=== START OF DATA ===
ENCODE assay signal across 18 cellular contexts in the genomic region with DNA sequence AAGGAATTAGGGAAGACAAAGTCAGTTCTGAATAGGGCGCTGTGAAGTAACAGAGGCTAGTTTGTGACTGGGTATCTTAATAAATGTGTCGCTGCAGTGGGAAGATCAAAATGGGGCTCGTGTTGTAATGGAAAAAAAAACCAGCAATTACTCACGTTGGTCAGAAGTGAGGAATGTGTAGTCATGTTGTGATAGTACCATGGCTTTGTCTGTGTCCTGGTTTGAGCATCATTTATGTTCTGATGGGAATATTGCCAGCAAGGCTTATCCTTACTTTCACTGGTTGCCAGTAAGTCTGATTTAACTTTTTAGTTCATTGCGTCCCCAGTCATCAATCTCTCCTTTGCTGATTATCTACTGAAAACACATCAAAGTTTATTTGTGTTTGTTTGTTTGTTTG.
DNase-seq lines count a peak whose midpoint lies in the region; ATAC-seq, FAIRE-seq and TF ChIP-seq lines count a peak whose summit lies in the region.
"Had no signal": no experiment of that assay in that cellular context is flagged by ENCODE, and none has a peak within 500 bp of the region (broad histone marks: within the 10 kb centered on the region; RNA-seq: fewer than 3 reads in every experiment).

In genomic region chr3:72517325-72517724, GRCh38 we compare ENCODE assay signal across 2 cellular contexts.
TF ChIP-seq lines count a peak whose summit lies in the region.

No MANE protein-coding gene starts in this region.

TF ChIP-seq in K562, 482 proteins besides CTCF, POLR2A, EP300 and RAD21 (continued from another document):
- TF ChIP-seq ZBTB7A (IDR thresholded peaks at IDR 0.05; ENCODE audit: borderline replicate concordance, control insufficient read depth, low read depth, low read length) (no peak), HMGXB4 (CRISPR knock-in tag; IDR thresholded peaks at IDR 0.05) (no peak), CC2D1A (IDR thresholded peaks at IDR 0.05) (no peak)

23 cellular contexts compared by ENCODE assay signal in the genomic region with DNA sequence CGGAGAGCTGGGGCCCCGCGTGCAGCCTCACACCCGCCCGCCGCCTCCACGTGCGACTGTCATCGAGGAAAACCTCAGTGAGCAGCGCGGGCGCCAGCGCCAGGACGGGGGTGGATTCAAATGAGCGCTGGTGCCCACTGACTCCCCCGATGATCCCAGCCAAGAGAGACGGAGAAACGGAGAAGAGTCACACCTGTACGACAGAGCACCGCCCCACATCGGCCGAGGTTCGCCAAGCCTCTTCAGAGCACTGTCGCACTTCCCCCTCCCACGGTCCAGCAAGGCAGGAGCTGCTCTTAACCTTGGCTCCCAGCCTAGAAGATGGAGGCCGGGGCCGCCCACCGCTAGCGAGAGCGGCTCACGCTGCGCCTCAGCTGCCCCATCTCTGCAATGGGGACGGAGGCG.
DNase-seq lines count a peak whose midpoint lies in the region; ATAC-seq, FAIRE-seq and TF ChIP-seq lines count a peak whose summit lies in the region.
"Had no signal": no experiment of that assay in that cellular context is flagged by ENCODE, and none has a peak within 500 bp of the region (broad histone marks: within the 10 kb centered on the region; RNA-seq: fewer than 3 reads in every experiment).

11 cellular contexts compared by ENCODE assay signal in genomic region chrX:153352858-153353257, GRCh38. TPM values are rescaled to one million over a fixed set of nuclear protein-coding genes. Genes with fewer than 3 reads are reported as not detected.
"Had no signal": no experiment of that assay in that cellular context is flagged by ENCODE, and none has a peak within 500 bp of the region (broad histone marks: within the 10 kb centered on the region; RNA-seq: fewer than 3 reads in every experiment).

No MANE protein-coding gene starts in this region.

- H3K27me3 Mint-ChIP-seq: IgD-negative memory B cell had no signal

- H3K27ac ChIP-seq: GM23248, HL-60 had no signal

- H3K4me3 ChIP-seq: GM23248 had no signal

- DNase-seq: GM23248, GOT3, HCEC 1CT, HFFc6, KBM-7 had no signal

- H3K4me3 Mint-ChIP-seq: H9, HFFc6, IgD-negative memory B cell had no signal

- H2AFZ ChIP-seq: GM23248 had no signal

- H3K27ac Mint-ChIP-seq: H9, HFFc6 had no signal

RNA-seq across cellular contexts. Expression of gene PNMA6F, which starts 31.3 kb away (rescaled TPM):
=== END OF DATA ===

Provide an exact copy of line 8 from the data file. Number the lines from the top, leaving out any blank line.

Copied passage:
- TF ChIP-seq ZBTB7A (IDR thresholded peaks at IDR 0.05; ENCODE audit: borderline replicate concordance, control insufficient read depth, low read depth, low read length) (no peak), HMGXB4 (CRISPR knock-in tag; IDR thresholded peaks at IDR 0.05) (no peak), CC2D1A (IDR thresholded peaks at IDR 0.05) (no peak)